Latin and Greek A Level

Latin and Greek A Level


Latin & Greek

A Level                                                                   Exam Board: OCR

 Entrance requirements:

To ensure success, candidates for Classics A Levels should have a 7 in GCSE Latin or Greek but do not need to have previously done any English to Latin or Greek translation.

Combinations with other A Level subjects:

Because the study of Classical languages develops skills in the close analysis of data and the systematic application of grammatical rules, and the study of literature promotes artistic sensitivity, Latin or Greek are often combined with languages such as English, French, German or Spanish, with humanities such as History, and with sciences such as Mathematics or Economics.

Career Opportunities:

Greek and Latin go naturally together, but each of them also combines well with other subjects. They should not be seen as possible choices only for brilliant linguists. High grades are attainable by any candidate who has done well at GCSE, is interested and is prepared to work. Our approach to Classics is exacting and scholarly and we aim to be the intellectual hub of the school; the outcome is consistently outstanding exam results and a high ratio of Oxbridge success.

Both Greek and Latin are highly respected subjects in the eyes of universities and employers. There is wide scope for pursuing them in higher education, either on their own or with other subjects. They are of particular benefit for linguists and students of English Literature, but also provide a good background for more vocational degree courses such as Law. Both Latin and Greek have always been prized as offering the chance to acquire a range of transferable skills, and Classics graduates are valued for their flexibility as well as for their intellectual rigour. Students who study Classical subjects at A Level enjoy success in a huge variety of careers from Journalism to Politics, from Publishing to Business.

The study of the history, languages and culture of the ancient world makes a superb foundation for the world of work, and pupils whose interests lie in the ancient world will find A Level Latin or Greek an academically stimulating and rewarding experience. Caterham Classicists who go on to take a Classics-related course at university (and a good number invariably do) can do this in the knowledge that graduates of this discipline are, according to a recent survey, regarded as the most employable, because they will have demonstrated adaptability and flexibility, qualities that are increasingly coveted by employers.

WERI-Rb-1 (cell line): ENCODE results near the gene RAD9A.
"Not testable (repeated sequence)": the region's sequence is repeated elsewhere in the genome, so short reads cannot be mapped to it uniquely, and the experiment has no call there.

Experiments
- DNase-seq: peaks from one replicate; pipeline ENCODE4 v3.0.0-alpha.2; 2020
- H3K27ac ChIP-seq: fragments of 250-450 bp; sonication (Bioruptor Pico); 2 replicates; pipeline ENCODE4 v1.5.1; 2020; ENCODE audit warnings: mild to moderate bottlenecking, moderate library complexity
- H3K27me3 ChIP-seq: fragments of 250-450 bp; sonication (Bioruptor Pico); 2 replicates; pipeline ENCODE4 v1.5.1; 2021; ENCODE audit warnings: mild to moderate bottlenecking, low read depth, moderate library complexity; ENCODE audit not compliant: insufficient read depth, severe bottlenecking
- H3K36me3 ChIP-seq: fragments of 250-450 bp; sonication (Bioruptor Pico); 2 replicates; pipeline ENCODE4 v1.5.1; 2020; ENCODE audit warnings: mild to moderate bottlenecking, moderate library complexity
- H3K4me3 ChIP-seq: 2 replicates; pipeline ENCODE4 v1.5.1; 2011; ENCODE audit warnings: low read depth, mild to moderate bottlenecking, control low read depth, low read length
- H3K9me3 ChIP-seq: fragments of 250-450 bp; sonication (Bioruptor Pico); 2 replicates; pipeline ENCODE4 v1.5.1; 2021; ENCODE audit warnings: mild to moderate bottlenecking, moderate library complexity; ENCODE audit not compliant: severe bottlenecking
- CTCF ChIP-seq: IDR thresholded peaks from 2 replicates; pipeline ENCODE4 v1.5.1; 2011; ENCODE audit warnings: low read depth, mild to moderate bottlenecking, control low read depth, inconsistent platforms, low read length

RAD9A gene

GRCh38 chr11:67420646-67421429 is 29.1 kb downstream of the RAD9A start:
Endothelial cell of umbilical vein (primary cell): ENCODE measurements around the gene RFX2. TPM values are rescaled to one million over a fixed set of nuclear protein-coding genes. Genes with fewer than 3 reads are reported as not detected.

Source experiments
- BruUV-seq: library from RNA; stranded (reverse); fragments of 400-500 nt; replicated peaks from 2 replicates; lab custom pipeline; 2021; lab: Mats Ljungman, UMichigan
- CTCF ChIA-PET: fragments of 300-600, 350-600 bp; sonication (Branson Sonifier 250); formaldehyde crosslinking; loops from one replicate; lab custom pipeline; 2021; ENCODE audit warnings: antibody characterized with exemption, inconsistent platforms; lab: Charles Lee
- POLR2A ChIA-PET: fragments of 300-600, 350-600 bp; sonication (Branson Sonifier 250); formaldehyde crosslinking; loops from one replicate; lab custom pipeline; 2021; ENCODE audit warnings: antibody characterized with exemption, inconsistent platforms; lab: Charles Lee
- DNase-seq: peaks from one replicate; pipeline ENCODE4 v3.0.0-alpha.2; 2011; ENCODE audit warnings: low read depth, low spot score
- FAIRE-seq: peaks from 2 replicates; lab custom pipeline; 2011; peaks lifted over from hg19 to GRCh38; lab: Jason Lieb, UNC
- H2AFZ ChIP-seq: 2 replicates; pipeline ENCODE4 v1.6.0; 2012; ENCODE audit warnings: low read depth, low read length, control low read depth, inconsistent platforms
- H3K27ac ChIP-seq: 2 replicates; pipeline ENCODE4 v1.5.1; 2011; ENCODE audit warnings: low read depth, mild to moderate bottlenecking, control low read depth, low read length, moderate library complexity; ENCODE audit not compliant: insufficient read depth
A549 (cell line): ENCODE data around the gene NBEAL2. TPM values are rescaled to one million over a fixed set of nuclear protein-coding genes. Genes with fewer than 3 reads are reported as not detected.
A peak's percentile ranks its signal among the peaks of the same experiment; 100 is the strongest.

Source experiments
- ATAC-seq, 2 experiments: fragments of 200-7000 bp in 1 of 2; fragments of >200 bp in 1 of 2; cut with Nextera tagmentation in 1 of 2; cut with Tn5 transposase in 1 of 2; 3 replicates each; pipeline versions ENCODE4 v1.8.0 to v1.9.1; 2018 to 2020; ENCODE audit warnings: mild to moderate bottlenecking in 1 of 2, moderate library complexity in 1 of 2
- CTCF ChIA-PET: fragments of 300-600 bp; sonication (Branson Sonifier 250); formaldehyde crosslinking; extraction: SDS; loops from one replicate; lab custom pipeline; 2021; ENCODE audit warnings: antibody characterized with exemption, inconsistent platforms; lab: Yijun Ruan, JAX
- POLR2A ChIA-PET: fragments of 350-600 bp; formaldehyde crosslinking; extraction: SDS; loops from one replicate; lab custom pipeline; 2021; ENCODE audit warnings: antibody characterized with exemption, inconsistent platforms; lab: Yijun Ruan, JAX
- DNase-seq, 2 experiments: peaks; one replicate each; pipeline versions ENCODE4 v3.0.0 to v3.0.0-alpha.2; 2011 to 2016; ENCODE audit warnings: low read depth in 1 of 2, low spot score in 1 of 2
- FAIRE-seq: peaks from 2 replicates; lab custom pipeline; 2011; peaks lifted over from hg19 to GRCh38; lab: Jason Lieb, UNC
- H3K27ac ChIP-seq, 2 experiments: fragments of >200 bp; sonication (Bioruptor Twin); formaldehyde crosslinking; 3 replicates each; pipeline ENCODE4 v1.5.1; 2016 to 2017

Structure of course:

The programme over the Sixth Form and the format of the A Level examination are similar in both languages. In the Lower Sixth we read widely in Greek and Latin literature. This concentration enables students to attain a fluency and speed in reading original texts which is hard to imagine at the start of the course, and these texts represent some of the greatest literature ever produced; it is an incomparable experience to read them in the language in which they were written. In the process, pupils acquire much historical knowledge of periods both interesting in themselves and hugely influential in forming our own world and outlook. Students also reinforce their understanding of grammar by seeing how its rules are applied (and broken) by ancient authors.

Our reading in the Lower Sixth is focused around two set texts, one verse and one prose, ranging from forensic oratory to epic poetry. In the Upper Sixth, we study two more set texts, in slightly fuller detail, including a more in-depth analysis of classical history. The A Level examination, taken at the end of the Upper Sixth, therefore tests knowledge of four different texts, together with additional literature in translation, read and discussed in class to provide context in each area. In addition to this, two papers in Unseen Translation and Prose Composition or Translation test a student’s knowledge of vocabulary and linguistic structure through questions based around previously unseen passages of Latin or Greek. During the whole course, pupils will thus have tackled four contrasting set texts in prose and verse, drawn from epic, history, drama, philosophy and lyric poetry, which taken together provide a wide and representative experience of ancient literature. In terms of enrichment, the department also provides a year-round Oxbridge programme and offers regular Oxbridge Open Days, theatre trips and study tours abroad for dedicated Caterham Classicists.